- The LCx supplies the AV-node in 10% of all individuals.
Occlusion in the left circumflex artery
Posterior (posterolateral, inferobasal) infarction – If the LCX only supplies the posterolateral wall, occlusion will lead to posterolateral infarction (also referred to as posterior or inferobasal infarction). ECG changes resemble those seen in posterior infarction due to occlusion in the RCA, namely ST-segment elevations in V7–V9 and reciprocal ST-segment depressions in V1–V3, along with high R-waves and positive T-waves in the same leads (V1–V3).
Inferoposterior infarction – If LCx gives off PDA, occlusion will cause inferior infarction as well, and thus ST-segment elevations in II, III and aVF (occasionally also in aVL, I, but rarely V5–V6).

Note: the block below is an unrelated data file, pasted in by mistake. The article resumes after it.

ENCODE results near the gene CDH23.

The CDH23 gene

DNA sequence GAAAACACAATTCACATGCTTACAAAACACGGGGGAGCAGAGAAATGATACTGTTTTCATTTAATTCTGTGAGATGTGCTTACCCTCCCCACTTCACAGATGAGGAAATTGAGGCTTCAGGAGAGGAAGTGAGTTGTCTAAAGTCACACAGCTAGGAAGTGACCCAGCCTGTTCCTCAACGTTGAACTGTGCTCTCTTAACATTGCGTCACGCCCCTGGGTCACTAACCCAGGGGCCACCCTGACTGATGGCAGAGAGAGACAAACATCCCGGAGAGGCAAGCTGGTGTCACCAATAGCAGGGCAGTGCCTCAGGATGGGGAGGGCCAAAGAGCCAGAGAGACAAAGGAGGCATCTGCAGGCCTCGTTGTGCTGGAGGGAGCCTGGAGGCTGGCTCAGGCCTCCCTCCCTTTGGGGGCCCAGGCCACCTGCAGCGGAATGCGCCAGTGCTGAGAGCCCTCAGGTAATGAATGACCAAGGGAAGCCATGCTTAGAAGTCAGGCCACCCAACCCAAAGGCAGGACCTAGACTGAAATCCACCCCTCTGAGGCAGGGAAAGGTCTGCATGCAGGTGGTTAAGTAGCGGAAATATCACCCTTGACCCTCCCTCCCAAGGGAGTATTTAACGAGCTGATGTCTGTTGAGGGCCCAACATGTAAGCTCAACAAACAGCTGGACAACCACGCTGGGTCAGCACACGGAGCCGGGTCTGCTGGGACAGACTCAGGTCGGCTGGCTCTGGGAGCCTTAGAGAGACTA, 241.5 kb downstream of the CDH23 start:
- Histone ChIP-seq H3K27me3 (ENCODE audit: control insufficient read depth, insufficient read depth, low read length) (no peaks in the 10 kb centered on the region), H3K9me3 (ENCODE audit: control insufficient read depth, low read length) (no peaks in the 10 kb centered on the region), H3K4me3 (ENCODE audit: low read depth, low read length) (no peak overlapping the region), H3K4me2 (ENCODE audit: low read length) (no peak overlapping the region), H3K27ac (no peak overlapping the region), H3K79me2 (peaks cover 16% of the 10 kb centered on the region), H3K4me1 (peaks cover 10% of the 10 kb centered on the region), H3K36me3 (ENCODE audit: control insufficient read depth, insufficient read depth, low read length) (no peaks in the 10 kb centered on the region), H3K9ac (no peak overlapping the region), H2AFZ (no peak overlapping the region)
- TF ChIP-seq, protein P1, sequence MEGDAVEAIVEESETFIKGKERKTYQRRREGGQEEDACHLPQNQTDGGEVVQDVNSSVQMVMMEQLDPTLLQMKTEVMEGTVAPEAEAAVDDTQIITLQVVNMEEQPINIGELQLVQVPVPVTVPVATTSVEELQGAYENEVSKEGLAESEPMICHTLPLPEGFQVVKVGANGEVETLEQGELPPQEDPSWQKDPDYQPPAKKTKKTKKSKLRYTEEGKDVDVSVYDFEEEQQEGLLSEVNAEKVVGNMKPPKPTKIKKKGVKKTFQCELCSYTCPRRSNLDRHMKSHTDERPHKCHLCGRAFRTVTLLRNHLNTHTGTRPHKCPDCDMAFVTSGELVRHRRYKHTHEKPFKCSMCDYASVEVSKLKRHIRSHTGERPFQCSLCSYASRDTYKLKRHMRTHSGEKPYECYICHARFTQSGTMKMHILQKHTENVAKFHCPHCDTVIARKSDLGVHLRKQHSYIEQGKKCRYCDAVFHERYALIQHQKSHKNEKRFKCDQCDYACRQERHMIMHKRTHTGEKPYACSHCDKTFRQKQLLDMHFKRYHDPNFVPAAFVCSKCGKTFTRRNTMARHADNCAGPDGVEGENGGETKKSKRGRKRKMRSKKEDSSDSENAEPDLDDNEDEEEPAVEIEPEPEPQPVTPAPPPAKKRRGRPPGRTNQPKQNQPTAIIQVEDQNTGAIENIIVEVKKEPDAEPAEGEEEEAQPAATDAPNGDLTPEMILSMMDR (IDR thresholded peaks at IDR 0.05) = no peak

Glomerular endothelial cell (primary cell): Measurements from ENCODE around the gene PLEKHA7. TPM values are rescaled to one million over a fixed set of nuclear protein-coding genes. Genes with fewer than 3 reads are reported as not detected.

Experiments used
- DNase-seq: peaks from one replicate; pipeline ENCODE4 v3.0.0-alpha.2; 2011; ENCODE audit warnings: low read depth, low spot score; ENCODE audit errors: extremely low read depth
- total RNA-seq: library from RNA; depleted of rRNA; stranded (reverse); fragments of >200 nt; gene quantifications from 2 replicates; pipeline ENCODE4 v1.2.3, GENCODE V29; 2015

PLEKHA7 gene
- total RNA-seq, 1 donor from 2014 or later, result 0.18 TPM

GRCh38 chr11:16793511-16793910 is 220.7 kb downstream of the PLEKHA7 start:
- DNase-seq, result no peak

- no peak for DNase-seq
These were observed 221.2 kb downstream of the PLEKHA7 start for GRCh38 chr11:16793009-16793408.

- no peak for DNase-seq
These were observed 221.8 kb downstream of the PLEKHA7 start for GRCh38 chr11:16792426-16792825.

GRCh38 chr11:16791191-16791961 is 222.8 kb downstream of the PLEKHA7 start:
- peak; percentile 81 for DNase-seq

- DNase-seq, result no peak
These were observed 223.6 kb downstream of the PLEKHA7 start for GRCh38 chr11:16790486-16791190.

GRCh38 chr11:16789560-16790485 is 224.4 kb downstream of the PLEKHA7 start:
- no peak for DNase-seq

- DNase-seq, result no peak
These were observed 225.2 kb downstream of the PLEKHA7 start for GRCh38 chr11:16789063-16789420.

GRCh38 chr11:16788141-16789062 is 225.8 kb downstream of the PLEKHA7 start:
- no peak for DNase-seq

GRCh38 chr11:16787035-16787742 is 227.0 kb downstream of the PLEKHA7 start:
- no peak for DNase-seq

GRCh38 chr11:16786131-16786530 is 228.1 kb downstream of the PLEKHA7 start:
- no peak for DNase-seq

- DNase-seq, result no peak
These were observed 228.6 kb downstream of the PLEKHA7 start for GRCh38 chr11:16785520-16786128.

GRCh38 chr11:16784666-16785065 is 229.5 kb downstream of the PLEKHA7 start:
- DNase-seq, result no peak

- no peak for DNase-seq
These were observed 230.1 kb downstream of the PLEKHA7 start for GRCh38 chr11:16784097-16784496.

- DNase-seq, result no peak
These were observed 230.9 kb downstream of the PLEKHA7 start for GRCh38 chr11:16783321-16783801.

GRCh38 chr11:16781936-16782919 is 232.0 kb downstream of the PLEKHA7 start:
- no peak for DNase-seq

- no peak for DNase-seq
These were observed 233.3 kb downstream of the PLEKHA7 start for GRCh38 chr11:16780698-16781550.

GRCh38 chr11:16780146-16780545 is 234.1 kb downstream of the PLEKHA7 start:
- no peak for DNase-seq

Occlusion in the left main coronary artery (LMCA)
Because LMCA is the origin to LAD and LCX, occlusion will cause massive infarction, with very poor prognosis. One should suspect occlusion in the LMCA if there are ST-segment elevations in most ECG leads (in persons with left-dominance, it will include the inferior wall).